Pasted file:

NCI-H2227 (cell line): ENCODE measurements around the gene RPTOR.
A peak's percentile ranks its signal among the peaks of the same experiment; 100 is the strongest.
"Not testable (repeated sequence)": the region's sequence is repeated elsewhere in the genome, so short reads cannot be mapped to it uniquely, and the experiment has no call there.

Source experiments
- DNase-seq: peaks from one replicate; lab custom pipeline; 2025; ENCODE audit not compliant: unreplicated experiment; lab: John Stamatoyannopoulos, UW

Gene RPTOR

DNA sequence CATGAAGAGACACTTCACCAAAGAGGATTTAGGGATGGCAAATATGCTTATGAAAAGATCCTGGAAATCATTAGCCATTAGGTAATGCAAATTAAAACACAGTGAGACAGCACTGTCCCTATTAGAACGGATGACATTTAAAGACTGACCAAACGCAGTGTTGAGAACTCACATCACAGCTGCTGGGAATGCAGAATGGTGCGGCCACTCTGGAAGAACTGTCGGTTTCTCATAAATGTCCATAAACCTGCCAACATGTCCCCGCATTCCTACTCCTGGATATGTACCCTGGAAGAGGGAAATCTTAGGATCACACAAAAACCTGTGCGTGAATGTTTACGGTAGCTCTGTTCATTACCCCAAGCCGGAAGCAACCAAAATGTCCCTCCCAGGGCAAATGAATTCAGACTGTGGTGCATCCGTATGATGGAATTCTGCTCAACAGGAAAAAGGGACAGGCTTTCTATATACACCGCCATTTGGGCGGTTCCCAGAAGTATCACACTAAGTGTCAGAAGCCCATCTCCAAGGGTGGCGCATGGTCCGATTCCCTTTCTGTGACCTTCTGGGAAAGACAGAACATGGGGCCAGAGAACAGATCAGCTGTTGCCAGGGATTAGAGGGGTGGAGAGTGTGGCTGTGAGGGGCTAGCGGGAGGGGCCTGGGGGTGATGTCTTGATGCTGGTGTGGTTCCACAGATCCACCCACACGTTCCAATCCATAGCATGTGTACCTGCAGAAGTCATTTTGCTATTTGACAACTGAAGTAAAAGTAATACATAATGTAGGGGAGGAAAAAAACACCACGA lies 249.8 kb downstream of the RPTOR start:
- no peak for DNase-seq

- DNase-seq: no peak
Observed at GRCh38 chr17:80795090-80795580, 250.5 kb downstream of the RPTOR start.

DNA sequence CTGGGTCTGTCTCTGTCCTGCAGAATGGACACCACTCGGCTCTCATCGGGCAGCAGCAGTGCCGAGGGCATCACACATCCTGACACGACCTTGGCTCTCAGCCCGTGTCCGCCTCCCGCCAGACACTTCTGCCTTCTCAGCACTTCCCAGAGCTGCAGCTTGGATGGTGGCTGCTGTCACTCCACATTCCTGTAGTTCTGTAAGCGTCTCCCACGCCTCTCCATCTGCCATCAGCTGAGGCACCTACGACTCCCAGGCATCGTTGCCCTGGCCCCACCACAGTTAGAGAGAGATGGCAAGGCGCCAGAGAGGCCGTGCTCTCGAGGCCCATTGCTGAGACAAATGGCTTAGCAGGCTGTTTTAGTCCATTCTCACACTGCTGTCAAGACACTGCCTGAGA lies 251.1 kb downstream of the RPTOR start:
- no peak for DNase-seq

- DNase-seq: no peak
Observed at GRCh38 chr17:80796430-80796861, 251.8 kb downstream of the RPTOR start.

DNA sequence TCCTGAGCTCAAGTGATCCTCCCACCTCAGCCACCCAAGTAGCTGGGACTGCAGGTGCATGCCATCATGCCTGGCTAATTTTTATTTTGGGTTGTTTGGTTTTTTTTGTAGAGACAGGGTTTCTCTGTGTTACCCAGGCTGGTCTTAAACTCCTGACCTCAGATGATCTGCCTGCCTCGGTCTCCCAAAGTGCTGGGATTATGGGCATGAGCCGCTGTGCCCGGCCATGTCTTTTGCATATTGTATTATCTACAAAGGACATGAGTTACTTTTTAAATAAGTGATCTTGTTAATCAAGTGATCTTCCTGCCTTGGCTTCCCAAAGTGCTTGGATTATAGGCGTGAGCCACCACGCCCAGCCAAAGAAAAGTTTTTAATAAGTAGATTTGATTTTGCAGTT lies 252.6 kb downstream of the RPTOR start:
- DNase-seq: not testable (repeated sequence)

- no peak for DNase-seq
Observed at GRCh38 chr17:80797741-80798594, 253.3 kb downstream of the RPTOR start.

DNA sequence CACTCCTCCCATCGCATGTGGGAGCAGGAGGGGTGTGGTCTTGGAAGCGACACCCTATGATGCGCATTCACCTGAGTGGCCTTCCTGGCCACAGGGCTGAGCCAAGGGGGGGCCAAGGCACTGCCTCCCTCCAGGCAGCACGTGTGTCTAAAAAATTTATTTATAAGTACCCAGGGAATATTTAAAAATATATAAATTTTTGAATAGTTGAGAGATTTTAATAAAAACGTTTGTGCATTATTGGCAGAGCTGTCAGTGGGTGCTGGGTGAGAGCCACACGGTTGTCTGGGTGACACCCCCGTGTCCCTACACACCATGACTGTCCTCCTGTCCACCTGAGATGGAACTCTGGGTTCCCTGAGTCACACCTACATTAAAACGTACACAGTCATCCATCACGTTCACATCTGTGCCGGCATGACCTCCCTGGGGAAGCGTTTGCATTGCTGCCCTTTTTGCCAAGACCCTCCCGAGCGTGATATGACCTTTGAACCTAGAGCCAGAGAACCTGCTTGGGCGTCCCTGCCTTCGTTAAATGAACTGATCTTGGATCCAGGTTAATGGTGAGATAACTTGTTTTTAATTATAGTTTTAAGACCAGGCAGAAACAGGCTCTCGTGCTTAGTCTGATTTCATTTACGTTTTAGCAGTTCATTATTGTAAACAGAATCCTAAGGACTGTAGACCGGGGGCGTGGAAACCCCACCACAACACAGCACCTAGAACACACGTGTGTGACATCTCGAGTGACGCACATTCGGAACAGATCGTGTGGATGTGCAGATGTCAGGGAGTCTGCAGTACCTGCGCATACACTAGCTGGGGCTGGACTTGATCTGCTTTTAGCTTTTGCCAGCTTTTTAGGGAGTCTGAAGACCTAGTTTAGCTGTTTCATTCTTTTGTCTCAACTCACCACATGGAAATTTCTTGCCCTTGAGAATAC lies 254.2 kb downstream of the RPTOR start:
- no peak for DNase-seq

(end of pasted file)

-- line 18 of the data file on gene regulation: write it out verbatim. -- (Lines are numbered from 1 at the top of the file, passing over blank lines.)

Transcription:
Observed at GRCh38 chr17:80797741-80798594, 253.3 kb downstream of the RPTOR start.